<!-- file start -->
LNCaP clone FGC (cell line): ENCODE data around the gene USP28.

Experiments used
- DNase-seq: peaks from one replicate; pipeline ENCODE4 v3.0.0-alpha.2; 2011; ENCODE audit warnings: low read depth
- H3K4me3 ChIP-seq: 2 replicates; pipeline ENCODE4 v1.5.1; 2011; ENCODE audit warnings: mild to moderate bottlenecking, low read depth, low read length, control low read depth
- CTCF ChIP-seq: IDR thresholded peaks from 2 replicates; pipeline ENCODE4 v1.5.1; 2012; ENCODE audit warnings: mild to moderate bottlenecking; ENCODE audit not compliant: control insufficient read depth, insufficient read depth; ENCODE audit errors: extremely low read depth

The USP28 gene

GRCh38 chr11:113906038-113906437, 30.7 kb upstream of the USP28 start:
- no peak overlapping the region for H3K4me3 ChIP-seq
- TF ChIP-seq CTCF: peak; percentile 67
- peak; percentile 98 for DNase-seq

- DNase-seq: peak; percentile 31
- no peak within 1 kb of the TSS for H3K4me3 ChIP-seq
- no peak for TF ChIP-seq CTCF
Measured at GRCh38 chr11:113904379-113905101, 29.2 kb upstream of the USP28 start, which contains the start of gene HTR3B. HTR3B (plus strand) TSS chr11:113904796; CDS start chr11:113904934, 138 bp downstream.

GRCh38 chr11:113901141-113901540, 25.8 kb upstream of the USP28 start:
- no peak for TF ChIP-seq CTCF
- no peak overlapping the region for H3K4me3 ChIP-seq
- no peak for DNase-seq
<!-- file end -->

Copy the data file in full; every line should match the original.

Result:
LNCaP clone FGC (cell line): ENCODE data around the gene USP28.

Experiments used
- DNase-seq: peaks from one replicate; pipeline ENCODE4 v3.0.0-alpha.2; 2011; ENCODE audit warnings: low read depth
- H3K4me3 ChIP-seq: 2 replicates; pipeline ENCODE4 v1.5.1; 2011; ENCODE audit warnings: mild to moderate bottlenecking, low read depth, low read length, control low read depth
- CTCF ChIP-seq: IDR thresholded peaks from 2 replicates; pipeline ENCODE4 v1.5.1; 2012; ENCODE audit warnings: mild to moderate bottlenecking; ENCODE audit not compliant: control insufficient read depth, insufficient read depth; ENCODE audit errors: extremely low read depth

The USP28 gene

GRCh38 chr11:113906038-113906437, 30.7 kb upstream of the USP28 start:
- no peak overlapping the region for H3K4me3 ChIP-seq
- TF ChIP-seq CTCF: peak; percentile 67
- peak; percentile 98 for DNase-seq

- DNase-seq: peak; percentile 31
- no peak within 1 kb of the TSS for H3K4me3 ChIP-seq
- no peak for TF ChIP-seq CTCF
Measured at GRCh38 chr11:113904379-113905101, 29.2 kb upstream of the USP28 start, which contains the start of gene HTR3B. HTR3B (plus strand) TSS chr11:113904796; CDS start chr11:113904934, 138 bp downstream.

GRCh38 chr11:113901141-113901540, 25.8 kb upstream of the USP28 start:
- no peak for TF ChIP-seq CTCF
- no peak overlapping the region for H3K4me3 ChIP-seq
- no peak for DNase-seq